Diagnosis of GER & GERD
How do doctors diagnose GER & GERD?
In most cases, doctors diagnose gastroesophageal reflux (GER) and gastroesophageal reflux disease (GERD) by reviewing your symptoms and medical history. If your symptoms suggest you have GERD, your doctor may recommend treatment with medicines and lifestyle changes, instead of doing tests.
Your doctor may recommend medical tests if
- your symptoms suggest you might have a complication of GERD
- your symptoms suggest that you might have another health problem that causes symptoms similar to those of GERD
- your symptoms don’t improve after treatment with medicines and lifestyle changes
Your doctor may refer you to a gastroenterologist to diagnose and treat GERD.
What tests do doctors use to diagnose GERD?
Your doctor may order one or more of the following tests to help diagnose GERD and check for GERD complications or other health problems.
Upper gastrointestinal (GI) endoscopy
Upper GI endoscopy is a procedure in which a doctor uses an endoscope—a flexible tube with a camera—to see the lining of your upper GI tract, including your esophagus, stomach, and duodenum. During upper GI endoscopy, a doctor may obtain biopsies by passing an instrument through the endoscope to take small pieces of tissue from the lining of your esophagus. A pathologist will examine the tissue under a microscope. Doctors may order an upper GI endoscopy to check for complications of GERD or problems other than GERD that may be causing your symptoms.
Esophageal pH monitoring
Esophageal pH monitoring is the most accurate way to detect stomach acid in the esophagus. Two types of esophageal pH monitoring are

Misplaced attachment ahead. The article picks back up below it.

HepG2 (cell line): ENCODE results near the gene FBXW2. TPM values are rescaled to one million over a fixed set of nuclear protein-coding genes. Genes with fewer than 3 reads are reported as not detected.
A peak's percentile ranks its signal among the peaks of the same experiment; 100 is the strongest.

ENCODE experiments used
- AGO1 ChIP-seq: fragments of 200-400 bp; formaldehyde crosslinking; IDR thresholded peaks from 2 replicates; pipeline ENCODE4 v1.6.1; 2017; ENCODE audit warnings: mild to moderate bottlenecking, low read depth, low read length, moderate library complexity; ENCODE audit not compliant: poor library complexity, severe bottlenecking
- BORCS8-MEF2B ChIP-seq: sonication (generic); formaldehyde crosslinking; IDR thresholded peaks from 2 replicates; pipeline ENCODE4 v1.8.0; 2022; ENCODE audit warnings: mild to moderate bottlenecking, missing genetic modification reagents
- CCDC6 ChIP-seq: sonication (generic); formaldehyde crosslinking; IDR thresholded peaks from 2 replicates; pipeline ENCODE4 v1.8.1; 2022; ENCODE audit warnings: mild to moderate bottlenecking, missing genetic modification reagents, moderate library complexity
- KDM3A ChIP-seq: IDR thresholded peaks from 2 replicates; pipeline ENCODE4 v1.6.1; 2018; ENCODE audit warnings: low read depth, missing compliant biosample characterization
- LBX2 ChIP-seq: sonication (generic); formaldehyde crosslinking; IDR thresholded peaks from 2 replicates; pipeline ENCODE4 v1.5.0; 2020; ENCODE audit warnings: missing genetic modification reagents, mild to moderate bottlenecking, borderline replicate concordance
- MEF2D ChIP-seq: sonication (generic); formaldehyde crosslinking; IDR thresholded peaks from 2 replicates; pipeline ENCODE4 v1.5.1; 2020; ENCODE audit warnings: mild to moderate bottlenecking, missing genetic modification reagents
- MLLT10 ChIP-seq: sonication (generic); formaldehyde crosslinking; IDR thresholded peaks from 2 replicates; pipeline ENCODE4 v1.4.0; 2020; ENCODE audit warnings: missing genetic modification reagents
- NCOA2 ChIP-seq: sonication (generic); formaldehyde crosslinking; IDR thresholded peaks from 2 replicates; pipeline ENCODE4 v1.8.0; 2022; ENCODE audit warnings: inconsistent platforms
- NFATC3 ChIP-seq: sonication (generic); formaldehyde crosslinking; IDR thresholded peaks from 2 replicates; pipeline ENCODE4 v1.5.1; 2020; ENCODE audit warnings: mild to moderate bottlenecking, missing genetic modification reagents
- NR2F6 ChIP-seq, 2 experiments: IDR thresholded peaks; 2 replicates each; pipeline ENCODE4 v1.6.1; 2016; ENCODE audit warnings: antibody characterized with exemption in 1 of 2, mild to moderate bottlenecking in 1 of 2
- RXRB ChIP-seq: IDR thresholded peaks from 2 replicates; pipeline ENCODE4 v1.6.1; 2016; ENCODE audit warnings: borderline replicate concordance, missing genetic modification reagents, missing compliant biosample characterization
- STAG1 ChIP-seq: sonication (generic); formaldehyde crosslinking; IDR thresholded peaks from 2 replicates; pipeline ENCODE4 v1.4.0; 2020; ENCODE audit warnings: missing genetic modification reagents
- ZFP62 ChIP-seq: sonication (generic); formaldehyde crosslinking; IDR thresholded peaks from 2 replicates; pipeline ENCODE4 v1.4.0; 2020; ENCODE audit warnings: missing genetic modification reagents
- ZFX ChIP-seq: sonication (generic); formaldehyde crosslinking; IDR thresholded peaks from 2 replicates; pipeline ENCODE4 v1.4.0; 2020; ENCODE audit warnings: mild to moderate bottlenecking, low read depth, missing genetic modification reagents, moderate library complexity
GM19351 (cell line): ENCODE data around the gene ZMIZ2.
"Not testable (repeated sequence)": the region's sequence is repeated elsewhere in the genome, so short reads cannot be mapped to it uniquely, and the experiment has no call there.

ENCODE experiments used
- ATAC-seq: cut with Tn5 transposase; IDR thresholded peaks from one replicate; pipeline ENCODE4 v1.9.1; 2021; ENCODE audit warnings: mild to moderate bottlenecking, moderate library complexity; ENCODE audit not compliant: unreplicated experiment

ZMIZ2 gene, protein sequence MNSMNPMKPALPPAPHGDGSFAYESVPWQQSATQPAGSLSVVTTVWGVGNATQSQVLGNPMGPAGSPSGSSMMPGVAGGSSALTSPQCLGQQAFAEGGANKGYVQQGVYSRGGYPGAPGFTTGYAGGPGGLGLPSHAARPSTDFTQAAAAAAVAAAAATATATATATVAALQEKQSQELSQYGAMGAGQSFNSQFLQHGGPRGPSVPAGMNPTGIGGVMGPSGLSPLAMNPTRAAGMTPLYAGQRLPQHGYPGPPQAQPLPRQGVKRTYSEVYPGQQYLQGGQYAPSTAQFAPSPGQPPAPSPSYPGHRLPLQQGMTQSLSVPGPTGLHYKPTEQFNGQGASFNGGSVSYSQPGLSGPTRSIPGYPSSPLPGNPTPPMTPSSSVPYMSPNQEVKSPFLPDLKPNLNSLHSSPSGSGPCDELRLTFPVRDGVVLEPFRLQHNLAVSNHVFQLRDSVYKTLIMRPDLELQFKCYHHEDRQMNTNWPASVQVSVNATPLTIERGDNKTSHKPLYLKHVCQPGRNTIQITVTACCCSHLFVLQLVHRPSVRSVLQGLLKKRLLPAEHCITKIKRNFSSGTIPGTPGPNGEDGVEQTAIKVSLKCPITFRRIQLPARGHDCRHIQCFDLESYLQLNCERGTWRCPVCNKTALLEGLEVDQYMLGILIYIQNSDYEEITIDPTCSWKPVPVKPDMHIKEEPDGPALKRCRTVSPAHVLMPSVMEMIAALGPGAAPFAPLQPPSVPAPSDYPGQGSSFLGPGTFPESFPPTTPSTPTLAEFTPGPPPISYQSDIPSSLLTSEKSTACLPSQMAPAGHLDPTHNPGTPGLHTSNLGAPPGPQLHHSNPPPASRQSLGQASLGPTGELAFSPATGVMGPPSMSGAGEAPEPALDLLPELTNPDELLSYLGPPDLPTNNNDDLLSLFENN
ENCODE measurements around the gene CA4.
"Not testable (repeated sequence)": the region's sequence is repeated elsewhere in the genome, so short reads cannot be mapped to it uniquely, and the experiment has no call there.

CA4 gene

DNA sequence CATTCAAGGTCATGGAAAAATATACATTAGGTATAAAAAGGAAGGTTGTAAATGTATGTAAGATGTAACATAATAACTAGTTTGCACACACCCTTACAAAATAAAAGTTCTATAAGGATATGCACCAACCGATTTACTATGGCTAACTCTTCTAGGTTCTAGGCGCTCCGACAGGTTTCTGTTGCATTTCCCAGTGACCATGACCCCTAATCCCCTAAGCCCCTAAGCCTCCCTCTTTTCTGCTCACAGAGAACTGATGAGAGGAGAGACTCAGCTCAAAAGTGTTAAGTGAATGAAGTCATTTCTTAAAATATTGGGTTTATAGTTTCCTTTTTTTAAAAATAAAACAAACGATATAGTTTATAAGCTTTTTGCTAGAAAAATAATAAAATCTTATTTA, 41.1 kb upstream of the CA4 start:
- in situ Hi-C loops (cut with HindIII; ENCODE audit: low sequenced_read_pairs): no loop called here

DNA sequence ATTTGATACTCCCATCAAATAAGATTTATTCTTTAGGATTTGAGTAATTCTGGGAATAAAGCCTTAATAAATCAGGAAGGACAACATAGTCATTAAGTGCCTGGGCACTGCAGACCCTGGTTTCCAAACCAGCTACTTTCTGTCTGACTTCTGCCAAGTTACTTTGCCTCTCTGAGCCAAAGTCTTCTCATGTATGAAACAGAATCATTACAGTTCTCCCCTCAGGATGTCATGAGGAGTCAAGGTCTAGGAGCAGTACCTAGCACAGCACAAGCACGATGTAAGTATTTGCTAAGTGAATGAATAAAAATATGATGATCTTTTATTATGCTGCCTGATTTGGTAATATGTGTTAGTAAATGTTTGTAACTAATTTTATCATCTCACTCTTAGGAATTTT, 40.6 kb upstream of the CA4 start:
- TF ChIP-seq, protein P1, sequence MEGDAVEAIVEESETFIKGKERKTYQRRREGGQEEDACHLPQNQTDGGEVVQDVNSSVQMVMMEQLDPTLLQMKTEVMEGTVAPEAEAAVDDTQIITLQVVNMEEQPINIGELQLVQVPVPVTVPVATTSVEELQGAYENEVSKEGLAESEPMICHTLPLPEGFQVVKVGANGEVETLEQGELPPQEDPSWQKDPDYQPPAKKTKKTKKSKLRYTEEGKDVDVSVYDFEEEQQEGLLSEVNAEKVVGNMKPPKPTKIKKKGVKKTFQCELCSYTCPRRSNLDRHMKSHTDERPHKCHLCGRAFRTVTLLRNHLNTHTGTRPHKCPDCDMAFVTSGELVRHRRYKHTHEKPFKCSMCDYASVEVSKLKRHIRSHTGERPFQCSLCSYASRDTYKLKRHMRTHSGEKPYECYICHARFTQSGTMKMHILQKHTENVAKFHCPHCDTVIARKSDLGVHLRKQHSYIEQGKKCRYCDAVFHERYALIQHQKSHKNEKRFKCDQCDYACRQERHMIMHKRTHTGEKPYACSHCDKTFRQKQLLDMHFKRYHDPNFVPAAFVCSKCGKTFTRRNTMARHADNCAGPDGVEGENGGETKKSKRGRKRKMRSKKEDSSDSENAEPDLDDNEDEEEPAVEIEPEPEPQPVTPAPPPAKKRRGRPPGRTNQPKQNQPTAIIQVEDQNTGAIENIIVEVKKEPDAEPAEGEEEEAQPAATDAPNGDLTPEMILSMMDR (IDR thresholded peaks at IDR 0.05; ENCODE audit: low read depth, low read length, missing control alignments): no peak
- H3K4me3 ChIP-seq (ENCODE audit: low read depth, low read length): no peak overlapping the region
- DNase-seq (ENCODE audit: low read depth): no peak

- catheter monitoring, in which a health care professional passes one end of a catheter—a thin, flexible tube—through your nose and into your esophagus to measure acid and nonacid reflux
- capsule monitoring, in which a health care professional uses an endoscope to place a small, wireless capsule on the lining of your esophagus to measure acid reflux
During esophageal pH monitoring, you’ll wear a monitor that receives information from the catheter or capsule and tracks information about your diet, sleep, and symptoms. Your doctor will use this information to see how your diet, sleep, and symptoms relate to acid reflux in your esophagus. Doctors may order this test to confirm the diagnosis of GERD or to find out if GERD treatments are working.
This content is provided as a service of the National Institute of Diabetes and Digestive and Kidney Diseases
(NIDDK), part of the National Institutes of Health. The NIDDK translates and disseminates research findings to increase knowledge and understanding about health and disease among patients, health professionals, and the public. Content produced by the NIDDK is carefully reviewed by NIDDK scientists and other experts.